I agree that you should list your priorities and go for those. And also be clear on your objectives and how they fit your individual projects.

For example, you can develop your DIY project, along with your bigger Indiewood project. When one doesn't come through, utilize the other.


But, if you think filmmaking is a get rich scheme, man, it sure doesn't work like that.

Filmmaking, regardless of DIY or Hollywood is a path of dedication. Its not just making a movie, its the act of making movies, the process of making movies, and finding funding that best serves the project or your story. Self-financing or not, a filmmaker is a person, he or she who engages in the act.

It's not easy, and it keeps you up at night wondering if your making the right decisions, but in the end, fame or fortune is a byproduct of the act for some individuals. But it isn't the first line of thought. You would better be of doing countless other things if you want that. In fact, you probably have a better chance becoming e-famous by just working the internet 10 hours a day then wasting it making movies.

But if you make movies because its a part of your true identity, then there shouldn't really be to much to be disappointed about, right? Well, except all the damn parts of the film that could have been better. And to the filmmaker i say, there should always be a next time, "by any and all means possible".

1Way or Another said...

I agree with Amir. I dont think that its either DIY or Hollywood. We can make an easier case of this by simply siting solid, history examples, included below:

Andrew Bujalski, one of contemporary DIY's most noted and respected forefathers, has been, and is presently adapting a novel for Hollywood. I know personally that Barry Jenkins took the first opportunity to write for a big Hollywood collaborator, and is doing for right now. Word is, he will be working his next films thru that system. His film is still warm from this years festival circuit. And alas (although we can probably name several others), the Duplass Brothers have stated publically that they intend to take their Hollywood development checks, and AFTER taking their films thru proper Hollywood circuits, then using that money to choose DIY for their films should Hollywood not "get it." Baghead was a direct result of that, as well as perfecting the incorporation of Hollywood connections and DIY asethetic.

The Duplass brothers, furthermore, have stated that they dont think they can sustain doing DIY films every year, based on just how much they have to do surrounding the production on to the exhibition and promotion of a film. Check it out for yourself in the last edition of Filmmaker Magazine. They say, and I quote, "The idea is to have other people on a staff doing that. That way, we can concentrate on making more movies." Filmmakers, in their explanation, ideally should make films, and maybe not always be graphic artists, distribution experts, accountants, promoters, line producers, ADs, DPs, etc etc at the same time, all the time. There is a difference between both kinds of filmmaking. One can be considered ideal, and one can be considered simply a means to an end.

Like Amir stated and the Duplass reinstated, if film is apart of your DNA, you have to do it no matter what. I think the ideal is to do what several people do, find investors, or even see if you have a connection you can work thru the studio system and see if you can get it done there. If it doesnt work, takes too long, or your vision is being compromised, then play the DIY card. It can be equally as rewarding, for different reasons. And most importantly, your story gets told. But most filmmakers I know have several scripts, not just one or two. Those scripts they are just as passionate about as anything else. Most prolific screenwriters/directors have a batch of them. "These can be done for little money, these can be done for none, these can be done for a million, these are going to take more." DIY is good for them so that they can continue to work, while not being disappointed that a particular situation didnt come about yet. "We're just not doing this one right now."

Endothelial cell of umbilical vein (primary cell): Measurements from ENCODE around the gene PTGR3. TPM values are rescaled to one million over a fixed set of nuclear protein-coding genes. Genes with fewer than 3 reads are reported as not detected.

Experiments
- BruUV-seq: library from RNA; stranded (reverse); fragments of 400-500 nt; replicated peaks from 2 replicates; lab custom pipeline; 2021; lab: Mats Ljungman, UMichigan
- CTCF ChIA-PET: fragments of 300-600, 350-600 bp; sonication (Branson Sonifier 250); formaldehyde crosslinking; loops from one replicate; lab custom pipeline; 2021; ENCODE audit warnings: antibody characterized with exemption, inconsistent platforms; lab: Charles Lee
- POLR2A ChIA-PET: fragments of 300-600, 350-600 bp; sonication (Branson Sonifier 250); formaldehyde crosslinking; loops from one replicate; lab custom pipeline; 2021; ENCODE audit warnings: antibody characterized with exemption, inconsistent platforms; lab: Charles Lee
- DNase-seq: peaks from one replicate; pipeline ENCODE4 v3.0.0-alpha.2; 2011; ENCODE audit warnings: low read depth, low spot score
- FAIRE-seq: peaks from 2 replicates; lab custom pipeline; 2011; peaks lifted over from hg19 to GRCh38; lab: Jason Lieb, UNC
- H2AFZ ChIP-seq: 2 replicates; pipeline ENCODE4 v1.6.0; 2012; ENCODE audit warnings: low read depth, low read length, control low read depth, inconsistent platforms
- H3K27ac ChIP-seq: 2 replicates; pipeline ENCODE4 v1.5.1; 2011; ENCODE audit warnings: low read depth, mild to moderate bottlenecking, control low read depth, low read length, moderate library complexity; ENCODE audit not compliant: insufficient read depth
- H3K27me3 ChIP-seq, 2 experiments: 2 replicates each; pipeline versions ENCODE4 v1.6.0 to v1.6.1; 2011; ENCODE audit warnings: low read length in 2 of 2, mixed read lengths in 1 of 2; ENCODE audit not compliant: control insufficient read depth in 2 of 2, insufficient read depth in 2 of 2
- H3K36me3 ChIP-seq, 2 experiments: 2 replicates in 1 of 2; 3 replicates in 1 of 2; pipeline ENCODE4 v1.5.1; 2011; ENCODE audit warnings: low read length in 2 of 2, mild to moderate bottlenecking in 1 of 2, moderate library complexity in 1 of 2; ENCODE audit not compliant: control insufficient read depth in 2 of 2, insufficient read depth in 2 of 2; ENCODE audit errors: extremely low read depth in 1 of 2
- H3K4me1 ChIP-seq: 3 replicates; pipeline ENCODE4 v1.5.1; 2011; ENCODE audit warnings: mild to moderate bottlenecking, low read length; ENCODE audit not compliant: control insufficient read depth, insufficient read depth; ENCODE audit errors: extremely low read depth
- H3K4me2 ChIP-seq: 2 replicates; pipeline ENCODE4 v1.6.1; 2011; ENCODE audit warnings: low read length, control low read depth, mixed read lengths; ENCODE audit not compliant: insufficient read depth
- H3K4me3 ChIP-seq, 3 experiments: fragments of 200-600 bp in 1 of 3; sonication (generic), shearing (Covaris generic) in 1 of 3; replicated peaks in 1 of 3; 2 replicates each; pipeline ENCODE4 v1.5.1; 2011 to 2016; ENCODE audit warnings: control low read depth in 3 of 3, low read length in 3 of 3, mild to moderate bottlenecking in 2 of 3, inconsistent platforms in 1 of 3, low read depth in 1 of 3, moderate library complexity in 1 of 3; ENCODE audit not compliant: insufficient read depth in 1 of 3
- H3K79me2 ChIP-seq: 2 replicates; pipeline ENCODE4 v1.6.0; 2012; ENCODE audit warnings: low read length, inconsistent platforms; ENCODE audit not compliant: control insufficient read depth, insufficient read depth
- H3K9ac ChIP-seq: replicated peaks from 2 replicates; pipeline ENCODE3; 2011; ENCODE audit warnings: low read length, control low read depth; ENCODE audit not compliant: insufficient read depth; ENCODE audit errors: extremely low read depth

The Duplass brothers as well as Barry Jenkins (both featured in that magazine for reference purposes), have both mentioned that they have scripts in their shelves that are made for the Hollywood system, and ones that are not.

As filmmakers, you create because you have too. But I dont think its less of a passion for film that leads so many talented people to reserve some films with the intention of getting it financed at a studio with name actors. They, like many others, simply understand that some projects are appropriate for certain budgets, and some, simply, are not. Its part of being a filmmaker.

I also dont think that "fame" or "getting rich quick" is a valid assumption to make for filmmakers with ambitions for higher budgets in Hollywood or Indiewood in general. I think your readers, as well as ours are bright enough not to assume any of that will happen to them, at least in the short term (if even at all). Besides, what is a "famous" director anyway? Besides Hitchcock, Tarantino, Spike Lee, Woody Allen, Kevin Smith and few others, how many directors are actually "famous"? Fame is walking down the street and my mother, who knows nothing about filmmaking, recognizes you. Almost no director outside of a couple handfulls, are famous.

To accumulate a reputation to simply get the chance to work with actors you have innocently been fans of your whole life and dream of collaborating with, then, yeah - having recognition for your work in itself is especially useful. For the many I speak to regularly who do have dream casts in mind, then having a credible reputation for good work or at least a semi-well known reputation for your collaborative process is in fact, a good thing.